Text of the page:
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Servicers Are Under Pressure to Find Problems Early

Mortgage servicers are under pressure to help the mortgage securities market detect potential fraud earlier and update investors about progress in addressing loan problems, according to executives at Digital Risk here.

Peter Kassabov, co-founder and managing director of the privately held firm, said the mortgage industry is coming to understand in the wake of the subprime crisis that a credit score, tax return and pay stub are not sufficient to protect against loan fraud.

"The industry is about to go to an inflection point where either the industry will have to reinvent itself in terms of the way business is conducted or there will be a major shakeout," he said.

Digital Risk not only uses data from the loan application, but also data from the public domain and private data sources to quickly provide a predictive model review of loan portfolios. Those additional data include information from the telecom industry, the insurance industry, employment sources and the public domain.

He said much of the data used by the industry in the past to verify information about borrowers and collateral are obsolete. Digital Risk, which has offices in Dallas, and Jacksonville and Orlando, Fla., has developed technology that features new data and algorithms for assessing loan fraud and default risk.

Mr. Kassabov said Digital Risk's Portfolio Review Predictive Model helps servicers and investors who acquire loans. Increasingly, they are looking very carefully at loan performance over the first three to six months of seasoning to make sure that prime credit quality loans really are prime loans, he said.

Jeff Taylor, also a co-founder and managing director of the firm, said that FICO scores are too easily manipulated to prevent fraud, especially for innovative new loan products that gained a foothold in the market.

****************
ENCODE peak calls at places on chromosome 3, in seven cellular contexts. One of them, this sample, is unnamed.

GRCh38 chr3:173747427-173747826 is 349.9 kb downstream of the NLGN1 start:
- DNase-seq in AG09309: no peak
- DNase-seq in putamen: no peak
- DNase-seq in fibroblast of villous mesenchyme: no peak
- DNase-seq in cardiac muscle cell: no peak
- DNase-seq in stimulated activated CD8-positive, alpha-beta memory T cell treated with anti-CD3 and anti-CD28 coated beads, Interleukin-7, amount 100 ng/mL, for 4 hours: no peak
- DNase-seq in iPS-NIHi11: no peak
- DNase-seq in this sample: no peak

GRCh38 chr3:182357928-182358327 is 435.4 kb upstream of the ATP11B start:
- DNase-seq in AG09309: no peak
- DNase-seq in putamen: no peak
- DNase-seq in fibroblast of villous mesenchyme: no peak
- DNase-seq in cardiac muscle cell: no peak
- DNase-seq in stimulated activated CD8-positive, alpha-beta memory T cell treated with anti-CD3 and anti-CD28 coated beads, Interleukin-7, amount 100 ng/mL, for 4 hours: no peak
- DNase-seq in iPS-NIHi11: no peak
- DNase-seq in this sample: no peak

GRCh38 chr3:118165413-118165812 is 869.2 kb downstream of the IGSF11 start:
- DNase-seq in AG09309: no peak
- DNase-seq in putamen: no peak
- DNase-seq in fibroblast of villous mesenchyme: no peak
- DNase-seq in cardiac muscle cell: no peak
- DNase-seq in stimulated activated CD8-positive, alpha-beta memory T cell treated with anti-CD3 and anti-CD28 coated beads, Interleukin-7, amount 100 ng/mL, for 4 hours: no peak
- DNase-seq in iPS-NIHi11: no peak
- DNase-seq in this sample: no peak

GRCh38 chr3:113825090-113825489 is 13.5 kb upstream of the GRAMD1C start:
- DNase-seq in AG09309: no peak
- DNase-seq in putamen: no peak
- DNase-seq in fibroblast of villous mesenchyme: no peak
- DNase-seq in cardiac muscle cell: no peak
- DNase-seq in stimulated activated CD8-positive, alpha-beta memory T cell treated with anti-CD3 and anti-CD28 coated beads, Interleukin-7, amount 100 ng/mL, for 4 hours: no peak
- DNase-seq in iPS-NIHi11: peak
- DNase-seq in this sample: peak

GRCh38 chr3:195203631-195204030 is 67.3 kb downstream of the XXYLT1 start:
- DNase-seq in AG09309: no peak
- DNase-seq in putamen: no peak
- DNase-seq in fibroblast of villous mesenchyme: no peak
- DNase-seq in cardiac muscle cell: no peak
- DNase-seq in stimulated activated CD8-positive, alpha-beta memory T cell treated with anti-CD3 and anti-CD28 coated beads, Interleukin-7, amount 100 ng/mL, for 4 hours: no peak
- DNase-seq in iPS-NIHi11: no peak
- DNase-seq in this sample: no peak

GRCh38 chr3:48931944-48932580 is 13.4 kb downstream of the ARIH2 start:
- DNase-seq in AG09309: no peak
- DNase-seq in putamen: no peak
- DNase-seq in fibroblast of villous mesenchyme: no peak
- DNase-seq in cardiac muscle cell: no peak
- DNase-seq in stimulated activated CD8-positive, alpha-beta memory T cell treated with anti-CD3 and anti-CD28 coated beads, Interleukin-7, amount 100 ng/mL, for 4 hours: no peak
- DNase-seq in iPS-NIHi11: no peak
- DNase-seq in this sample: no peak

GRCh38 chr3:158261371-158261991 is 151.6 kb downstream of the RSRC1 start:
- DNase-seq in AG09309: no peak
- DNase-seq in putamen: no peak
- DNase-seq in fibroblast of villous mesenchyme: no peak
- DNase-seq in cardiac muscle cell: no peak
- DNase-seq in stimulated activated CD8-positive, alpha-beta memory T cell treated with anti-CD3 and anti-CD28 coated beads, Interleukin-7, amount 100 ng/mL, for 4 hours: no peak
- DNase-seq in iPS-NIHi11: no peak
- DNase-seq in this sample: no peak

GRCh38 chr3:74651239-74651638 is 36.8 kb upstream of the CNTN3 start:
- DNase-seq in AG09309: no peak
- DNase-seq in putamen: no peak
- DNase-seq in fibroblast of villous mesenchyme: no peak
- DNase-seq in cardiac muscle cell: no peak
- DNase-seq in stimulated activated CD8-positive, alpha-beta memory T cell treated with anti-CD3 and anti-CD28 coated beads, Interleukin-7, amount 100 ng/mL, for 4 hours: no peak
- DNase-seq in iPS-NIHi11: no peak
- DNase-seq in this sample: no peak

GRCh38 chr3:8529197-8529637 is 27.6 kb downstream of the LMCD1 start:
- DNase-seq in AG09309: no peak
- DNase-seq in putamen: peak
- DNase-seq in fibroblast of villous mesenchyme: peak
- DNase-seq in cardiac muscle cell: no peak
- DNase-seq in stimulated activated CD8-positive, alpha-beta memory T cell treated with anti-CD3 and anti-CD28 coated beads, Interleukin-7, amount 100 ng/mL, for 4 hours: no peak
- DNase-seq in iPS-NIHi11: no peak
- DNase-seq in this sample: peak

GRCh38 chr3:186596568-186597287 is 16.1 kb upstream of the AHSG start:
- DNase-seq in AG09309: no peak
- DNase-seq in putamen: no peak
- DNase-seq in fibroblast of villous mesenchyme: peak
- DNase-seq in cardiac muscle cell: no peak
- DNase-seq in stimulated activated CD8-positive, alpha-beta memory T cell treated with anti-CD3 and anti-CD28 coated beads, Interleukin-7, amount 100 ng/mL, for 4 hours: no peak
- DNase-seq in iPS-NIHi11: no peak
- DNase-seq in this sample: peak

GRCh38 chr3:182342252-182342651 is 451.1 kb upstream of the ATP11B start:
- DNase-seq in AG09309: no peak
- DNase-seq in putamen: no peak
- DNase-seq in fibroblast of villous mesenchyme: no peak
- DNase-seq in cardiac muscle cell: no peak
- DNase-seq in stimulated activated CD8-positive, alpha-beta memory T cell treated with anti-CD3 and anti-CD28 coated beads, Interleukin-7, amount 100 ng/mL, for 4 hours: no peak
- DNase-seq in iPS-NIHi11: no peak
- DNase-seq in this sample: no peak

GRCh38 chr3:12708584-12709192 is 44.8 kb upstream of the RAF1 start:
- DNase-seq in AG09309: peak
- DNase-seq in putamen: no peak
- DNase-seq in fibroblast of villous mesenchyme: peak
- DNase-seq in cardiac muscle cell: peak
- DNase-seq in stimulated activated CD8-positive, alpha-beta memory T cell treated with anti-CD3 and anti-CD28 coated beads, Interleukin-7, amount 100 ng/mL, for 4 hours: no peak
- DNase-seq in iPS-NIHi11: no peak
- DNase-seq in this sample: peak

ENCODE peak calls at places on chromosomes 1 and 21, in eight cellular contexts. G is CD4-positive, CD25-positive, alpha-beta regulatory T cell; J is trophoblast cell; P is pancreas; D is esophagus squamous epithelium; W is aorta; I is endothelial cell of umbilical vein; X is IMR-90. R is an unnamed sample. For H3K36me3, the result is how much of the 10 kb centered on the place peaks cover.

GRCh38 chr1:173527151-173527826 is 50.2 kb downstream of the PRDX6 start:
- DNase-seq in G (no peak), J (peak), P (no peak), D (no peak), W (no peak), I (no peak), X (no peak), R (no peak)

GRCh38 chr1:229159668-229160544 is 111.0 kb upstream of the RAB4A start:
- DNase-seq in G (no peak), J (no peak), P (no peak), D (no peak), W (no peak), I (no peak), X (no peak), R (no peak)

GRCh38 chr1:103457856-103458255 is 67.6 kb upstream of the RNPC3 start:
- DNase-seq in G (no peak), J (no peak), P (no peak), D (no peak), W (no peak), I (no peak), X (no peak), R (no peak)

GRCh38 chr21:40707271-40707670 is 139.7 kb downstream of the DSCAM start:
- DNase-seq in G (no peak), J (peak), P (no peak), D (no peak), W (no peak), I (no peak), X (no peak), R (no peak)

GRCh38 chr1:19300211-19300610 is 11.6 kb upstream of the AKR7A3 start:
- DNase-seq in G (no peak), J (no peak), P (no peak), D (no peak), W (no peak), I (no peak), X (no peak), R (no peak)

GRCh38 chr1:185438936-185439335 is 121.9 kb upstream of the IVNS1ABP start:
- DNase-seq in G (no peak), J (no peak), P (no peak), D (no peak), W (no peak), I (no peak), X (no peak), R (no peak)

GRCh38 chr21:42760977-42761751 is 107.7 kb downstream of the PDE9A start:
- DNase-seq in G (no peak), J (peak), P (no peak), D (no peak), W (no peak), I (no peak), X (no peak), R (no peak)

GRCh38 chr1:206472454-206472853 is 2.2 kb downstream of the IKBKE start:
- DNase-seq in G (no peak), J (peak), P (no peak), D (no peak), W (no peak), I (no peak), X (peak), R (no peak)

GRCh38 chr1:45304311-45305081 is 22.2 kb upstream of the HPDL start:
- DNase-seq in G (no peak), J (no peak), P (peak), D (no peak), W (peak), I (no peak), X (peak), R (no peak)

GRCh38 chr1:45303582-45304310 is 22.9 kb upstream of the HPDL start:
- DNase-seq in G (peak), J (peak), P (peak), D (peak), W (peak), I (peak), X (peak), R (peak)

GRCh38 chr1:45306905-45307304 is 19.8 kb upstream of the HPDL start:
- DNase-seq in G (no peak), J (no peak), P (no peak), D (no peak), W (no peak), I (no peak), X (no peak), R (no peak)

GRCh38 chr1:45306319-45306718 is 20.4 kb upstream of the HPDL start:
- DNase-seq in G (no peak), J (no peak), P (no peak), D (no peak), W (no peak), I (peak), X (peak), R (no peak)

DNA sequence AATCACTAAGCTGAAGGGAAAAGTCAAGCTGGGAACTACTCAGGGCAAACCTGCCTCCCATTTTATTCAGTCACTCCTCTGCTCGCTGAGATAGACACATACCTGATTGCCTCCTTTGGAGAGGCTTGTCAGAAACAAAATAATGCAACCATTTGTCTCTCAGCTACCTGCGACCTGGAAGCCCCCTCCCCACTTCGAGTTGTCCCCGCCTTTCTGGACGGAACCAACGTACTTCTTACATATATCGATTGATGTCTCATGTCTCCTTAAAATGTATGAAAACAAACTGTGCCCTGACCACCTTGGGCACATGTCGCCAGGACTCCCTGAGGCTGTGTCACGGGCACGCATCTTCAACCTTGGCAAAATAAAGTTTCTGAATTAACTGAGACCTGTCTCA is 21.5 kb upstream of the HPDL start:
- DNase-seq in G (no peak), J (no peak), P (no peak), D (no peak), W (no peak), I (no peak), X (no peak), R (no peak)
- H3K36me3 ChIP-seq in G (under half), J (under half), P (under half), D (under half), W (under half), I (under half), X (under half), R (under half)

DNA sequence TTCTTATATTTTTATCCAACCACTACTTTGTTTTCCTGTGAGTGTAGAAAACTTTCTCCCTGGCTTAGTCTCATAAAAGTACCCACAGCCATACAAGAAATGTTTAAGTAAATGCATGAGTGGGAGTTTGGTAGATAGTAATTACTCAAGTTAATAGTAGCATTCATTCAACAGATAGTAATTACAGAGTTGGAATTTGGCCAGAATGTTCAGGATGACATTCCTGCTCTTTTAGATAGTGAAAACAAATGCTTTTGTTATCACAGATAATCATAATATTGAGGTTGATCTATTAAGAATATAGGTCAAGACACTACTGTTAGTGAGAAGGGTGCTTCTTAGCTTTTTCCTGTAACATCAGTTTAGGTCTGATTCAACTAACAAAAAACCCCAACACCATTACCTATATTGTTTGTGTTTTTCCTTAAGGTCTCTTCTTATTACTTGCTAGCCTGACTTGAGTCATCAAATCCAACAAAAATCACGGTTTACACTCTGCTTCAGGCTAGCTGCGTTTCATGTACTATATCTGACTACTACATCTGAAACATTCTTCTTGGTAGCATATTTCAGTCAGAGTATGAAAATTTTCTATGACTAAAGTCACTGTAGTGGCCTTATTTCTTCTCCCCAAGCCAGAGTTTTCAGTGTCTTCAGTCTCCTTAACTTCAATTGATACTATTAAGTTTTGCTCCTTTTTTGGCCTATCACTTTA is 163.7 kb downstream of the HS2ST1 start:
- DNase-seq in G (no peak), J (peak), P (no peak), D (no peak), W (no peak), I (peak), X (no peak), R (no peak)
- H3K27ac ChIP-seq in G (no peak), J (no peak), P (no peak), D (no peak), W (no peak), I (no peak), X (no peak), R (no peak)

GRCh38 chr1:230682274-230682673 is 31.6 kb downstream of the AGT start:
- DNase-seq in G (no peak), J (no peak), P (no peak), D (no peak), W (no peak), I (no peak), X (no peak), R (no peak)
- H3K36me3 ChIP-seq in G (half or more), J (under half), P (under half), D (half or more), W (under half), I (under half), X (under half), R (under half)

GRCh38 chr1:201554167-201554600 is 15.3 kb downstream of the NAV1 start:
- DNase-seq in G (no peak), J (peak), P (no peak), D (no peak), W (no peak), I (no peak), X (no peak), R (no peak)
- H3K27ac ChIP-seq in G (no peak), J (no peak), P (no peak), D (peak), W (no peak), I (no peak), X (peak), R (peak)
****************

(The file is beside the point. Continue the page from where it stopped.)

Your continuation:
"The mortgage industry in the last five or six years - the subprime industry - took off on steroids basically. The infrastructure didn't keep up with that," Mr. Taylor said.

And with some $3 trillion of ARMs ready to reset next year, the industry may once again face an origination boom as borrowers refinance into more attractive loan products.

The technology can be used to verify origination data and provide a predictive modeling of default risk.

One positive trend arising from the subprime mortgage crisis, Mr. Taylor said, is that the industry is taking a more proactive approach to fraud prevention. That has led to a "healthy cleansing" of companies that couldn't perform up to the new standards.

Digital Risk's technology has processed some $35 billion of nonperforming loans for Wall Street firms and servicers to date. Since the servicer is the party that needs to act first in the case of a trigger such as an early payment default, the company sees a growing need for its analytics in that sector.

Mr. Taylor said servicers also face growing communication demands from investors. Whereas in the past investors relied on periodic reports of past loan performance, increasingly they want real time or daily data. That is expected to generate increasing demand for predictive modeling technology going forward.

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